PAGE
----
Why do some forms of discipline work for one child and not another?

It’s one of the greatest frustrations of parenting: Why does a form of discipline that proved so effective with a first-born child fail completely with a younger sibling? Why does one child quake at a stern look, while another is unfazed by the threat of losing every imaginable privilege?

Unfortunately, discipline is not one-size-fits-all. Disciplinary needs vary from one child to another and can be impacted by a number of factors:

In discipline, girls are often more strongly impacted by arguments of emotion. They tend to be moved by the ways their misbehavior hurt, or could hurt, others. Boys, on the other hand, are often more motivated by logic. They better understand the concrete results of their poor decisions, such as the risk of criminal charges or suspension from a sports team. In addition, gender may impact how a child responds to discipline coming from mom versus discipline coming from dad. Boys, for example, look to their mom and dad for different types of validation. Boys can subconsciously feel they need to compete with their fathers for their mom’s affection — and that dynamic may need to be considered when disciplining your teen. Both parents should respond in disciplinary situations in ways that are both firm and nurturing.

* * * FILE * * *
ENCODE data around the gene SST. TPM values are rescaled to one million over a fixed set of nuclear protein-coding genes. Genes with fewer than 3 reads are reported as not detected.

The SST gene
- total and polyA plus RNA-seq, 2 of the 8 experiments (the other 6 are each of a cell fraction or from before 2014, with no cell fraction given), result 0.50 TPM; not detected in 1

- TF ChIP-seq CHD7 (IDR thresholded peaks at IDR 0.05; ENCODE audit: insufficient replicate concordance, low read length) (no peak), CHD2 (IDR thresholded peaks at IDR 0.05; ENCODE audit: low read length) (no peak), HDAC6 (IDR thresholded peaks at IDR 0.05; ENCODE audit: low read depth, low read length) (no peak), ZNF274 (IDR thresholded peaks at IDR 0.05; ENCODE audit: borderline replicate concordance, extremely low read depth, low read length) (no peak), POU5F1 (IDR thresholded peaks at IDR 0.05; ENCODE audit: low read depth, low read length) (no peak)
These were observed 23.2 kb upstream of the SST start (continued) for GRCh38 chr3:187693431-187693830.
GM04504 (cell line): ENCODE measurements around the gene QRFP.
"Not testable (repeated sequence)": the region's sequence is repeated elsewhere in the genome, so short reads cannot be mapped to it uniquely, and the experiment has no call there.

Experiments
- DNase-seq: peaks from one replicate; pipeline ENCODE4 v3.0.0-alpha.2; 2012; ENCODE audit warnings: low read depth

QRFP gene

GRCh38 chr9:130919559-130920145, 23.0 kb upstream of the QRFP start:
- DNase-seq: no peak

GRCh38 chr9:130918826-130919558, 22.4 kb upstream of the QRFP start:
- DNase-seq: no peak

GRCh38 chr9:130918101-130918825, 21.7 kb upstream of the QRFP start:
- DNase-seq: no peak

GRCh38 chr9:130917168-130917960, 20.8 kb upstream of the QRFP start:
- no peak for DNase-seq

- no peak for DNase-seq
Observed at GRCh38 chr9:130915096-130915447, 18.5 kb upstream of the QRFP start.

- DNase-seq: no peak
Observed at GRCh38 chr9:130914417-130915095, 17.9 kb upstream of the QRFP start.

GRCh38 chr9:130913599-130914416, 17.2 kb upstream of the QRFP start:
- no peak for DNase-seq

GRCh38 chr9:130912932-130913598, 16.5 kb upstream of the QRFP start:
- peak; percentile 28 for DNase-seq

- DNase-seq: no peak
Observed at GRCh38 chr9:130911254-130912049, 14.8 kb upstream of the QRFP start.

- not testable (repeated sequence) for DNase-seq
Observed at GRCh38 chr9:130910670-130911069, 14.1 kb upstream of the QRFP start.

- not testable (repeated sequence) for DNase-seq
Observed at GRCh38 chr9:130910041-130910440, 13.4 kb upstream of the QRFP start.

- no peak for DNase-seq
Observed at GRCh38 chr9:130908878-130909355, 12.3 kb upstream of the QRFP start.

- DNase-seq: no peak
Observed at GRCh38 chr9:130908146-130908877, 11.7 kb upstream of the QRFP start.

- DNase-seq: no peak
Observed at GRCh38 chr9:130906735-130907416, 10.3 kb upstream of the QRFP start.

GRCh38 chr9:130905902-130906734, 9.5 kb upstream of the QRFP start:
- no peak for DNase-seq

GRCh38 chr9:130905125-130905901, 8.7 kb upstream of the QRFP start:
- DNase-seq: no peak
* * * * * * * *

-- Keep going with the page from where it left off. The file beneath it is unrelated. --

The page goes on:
Birth order
Birth order has a huge impact on how one child is parented compared to another — even in the same family. Not only do first-born children, second-born children, only children and the like share commonly reported similarities in personality and preferences (for example, first-born children are often natural people pleasers, high achievers and leaders compared to stereotypical second children, known for attention-seeking behavior ranging from silliness to underachievement), their parents are different, too. A lot can change in the years between pregnancies — parents of single children may be more watchful and nervous, not to mention younger. As the years pass and more children are added to the family, the mother and father’s parenting style and circumstances change, too — as well as their attitudes and approaches toward discipline. More experienced parents are more likely to remain calm and have a tried-and-true approach to common child-raising challenges. However, parents of more than one child are also busier and have to divide attention. In either event, the dynamics of their parenting have often changed substantially by the time they add a second or third child to their family.

Some children are naturally more responsive to discipline than others, and when corrected, are much more likely to become hurt than defiant. Sensitive children may only need a stern look from mom and dad to feel genuine regret for their actions. They want to avoid disappointing their parents and have a highly emotional reaction to discipline. Other children are more strong-willed and need firmer structure and consequences. Parent to your child’s own personality.

The rate at which children develop varies from child to child. Punishments more appropriate for younger children, such as time-outs, need to be replaced with other consequence-based tactics as your child matures. Tweens and teens respond best to loss of privileges and favorite personal items. But there is no hard and fast rule on what age this progression should occur. Parents must discipline each child to his or her own unique level of development and maturity.

For more guidance on how to find a discipline strategy that’s right for your teen, contact ustoday.